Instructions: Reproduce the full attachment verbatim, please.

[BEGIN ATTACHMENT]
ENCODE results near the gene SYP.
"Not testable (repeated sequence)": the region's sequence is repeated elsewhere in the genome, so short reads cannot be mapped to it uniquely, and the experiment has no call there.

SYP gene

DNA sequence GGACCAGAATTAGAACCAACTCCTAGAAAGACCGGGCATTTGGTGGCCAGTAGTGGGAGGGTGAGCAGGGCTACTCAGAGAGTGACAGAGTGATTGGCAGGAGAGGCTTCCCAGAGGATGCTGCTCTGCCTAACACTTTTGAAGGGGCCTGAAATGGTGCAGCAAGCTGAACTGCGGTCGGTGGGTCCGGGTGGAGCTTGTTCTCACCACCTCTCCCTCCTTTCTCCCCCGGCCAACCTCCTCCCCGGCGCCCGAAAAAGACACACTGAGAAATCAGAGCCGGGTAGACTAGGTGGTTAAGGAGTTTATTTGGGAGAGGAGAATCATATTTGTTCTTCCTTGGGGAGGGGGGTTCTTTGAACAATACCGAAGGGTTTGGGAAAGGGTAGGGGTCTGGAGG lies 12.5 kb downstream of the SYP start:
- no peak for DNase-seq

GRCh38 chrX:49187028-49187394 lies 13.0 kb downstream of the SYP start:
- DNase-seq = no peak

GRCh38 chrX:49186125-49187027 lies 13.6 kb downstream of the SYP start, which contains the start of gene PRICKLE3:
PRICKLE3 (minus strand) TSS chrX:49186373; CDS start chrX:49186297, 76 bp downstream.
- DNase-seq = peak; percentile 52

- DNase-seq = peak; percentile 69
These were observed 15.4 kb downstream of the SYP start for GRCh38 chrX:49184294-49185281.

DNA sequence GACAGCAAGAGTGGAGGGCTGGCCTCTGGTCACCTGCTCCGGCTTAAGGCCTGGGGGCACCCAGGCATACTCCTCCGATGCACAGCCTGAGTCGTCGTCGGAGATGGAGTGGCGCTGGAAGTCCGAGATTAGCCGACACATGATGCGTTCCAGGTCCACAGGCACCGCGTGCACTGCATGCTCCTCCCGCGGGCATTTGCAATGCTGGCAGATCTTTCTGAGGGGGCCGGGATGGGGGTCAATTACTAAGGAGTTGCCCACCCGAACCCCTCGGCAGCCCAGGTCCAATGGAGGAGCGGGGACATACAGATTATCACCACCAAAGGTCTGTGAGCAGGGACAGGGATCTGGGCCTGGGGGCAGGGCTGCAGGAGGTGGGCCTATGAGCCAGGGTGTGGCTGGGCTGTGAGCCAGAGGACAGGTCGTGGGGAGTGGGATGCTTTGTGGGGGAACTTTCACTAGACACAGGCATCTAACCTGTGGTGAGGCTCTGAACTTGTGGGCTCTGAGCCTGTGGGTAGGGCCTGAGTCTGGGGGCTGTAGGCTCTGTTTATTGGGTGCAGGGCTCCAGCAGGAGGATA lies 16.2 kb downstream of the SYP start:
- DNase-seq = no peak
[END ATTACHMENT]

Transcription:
ENCODE results near the gene SYP.
"Not testable (repeated sequence)": the region's sequence is repeated elsewhere in the genome, so short reads cannot be mapped to it uniquely, and the experiment has no call there.

SYP gene

DNA sequence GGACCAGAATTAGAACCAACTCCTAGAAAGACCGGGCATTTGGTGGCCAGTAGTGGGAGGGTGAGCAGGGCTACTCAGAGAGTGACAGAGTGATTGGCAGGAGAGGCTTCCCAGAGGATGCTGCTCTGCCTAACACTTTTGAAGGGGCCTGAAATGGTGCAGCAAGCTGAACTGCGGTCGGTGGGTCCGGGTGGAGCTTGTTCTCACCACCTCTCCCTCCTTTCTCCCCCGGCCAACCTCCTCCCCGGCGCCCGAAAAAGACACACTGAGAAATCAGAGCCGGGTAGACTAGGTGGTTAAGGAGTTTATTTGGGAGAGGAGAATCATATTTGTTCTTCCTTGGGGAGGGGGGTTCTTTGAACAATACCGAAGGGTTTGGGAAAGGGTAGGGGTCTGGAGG lies 12.5 kb downstream of the SYP start:
- no peak for DNase-seq

GRCh38 chrX:49187028-49187394 lies 13.0 kb downstream of the SYP start:
- DNase-seq = no peak

GRCh38 chrX:49186125-49187027 lies 13.6 kb downstream of the SYP start, which contains the start of gene PRICKLE3:
PRICKLE3 (minus strand) TSS chrX:49186373; CDS start chrX:49186297, 76 bp downstream.
- DNase-seq = peak; percentile 52

- DNase-seq = peak; percentile 69
These were observed 15.4 kb downstream of the SYP start for GRCh38 chrX:49184294-49185281.

DNA sequence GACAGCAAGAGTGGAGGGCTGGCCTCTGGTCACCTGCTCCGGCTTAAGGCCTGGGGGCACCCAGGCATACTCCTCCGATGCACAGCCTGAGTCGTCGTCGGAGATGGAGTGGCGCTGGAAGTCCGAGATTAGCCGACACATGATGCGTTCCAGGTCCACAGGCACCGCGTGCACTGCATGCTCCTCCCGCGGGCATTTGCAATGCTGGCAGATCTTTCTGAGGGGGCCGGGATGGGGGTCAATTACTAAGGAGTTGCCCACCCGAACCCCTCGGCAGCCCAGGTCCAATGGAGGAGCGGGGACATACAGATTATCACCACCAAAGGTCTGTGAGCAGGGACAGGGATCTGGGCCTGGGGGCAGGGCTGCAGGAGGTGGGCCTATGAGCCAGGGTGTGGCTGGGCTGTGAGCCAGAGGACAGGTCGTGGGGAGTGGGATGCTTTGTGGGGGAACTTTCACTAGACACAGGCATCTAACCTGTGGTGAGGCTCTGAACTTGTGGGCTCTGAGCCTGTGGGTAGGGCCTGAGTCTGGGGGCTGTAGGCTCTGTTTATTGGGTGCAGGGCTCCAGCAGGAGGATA lies 16.2 kb downstream of the SYP start:
- DNase-seq = no peak